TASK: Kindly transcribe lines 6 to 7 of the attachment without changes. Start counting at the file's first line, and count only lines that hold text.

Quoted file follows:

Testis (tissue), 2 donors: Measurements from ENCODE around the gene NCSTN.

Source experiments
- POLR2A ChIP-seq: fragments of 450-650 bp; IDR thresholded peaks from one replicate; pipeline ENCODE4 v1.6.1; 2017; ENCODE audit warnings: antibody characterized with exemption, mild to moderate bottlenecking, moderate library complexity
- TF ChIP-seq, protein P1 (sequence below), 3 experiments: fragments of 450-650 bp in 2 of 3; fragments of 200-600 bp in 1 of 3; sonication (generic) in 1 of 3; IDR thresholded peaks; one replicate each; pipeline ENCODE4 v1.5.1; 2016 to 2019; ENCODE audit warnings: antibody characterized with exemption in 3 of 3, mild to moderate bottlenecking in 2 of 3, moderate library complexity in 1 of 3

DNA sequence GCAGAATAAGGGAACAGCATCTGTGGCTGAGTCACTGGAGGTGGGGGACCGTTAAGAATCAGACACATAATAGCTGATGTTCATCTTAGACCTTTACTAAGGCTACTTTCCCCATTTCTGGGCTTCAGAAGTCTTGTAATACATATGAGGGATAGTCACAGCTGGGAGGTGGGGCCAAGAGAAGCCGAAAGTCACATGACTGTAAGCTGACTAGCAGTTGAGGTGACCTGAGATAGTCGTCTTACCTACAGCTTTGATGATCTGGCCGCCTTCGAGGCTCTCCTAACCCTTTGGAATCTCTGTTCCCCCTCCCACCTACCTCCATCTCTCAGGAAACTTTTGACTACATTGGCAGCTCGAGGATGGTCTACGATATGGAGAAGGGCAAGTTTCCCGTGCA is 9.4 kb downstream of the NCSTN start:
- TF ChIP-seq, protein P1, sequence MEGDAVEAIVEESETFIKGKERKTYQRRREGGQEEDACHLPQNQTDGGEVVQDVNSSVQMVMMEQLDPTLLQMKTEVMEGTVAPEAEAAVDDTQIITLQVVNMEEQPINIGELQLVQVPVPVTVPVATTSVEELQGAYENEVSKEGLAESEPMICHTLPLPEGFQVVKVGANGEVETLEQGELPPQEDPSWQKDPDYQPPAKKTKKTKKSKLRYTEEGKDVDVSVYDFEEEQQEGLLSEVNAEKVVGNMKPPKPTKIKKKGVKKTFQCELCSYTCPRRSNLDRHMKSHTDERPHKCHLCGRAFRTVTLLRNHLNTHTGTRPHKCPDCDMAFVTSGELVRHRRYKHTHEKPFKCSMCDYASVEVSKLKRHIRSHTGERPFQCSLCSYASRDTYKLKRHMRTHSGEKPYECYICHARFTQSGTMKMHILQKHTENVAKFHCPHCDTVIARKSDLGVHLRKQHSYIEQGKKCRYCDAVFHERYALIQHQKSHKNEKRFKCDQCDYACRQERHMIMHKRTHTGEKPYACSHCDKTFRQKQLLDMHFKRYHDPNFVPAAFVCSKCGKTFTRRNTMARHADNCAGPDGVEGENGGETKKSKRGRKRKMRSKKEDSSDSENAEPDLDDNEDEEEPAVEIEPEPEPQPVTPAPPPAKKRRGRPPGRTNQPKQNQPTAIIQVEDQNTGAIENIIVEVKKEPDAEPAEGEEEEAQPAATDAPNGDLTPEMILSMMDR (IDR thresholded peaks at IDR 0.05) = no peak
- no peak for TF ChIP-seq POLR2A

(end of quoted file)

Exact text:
- TF ChIP-seq, protein P1, sequence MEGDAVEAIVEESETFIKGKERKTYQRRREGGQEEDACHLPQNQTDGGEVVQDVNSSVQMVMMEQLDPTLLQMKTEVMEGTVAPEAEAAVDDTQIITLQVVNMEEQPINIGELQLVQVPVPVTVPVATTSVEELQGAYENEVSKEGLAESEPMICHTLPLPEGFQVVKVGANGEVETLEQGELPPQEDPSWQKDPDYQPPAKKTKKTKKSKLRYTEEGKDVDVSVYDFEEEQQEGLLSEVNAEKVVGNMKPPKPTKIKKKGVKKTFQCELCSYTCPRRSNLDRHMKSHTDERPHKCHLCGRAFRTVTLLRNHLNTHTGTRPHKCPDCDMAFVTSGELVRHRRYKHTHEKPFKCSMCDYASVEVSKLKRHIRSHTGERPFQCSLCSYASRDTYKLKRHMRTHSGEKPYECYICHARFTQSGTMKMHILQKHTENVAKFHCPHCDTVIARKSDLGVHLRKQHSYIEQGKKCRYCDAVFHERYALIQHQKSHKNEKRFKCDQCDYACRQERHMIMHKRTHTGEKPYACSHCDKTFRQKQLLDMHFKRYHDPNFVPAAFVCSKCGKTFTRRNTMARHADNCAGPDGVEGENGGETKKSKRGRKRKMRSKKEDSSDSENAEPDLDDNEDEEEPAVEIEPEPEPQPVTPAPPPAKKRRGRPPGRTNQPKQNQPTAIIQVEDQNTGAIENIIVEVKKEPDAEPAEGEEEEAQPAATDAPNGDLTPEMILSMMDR (IDR thresholded peaks at IDR 0.05) = no peak
- no peak for TF ChIP-seq POLR2A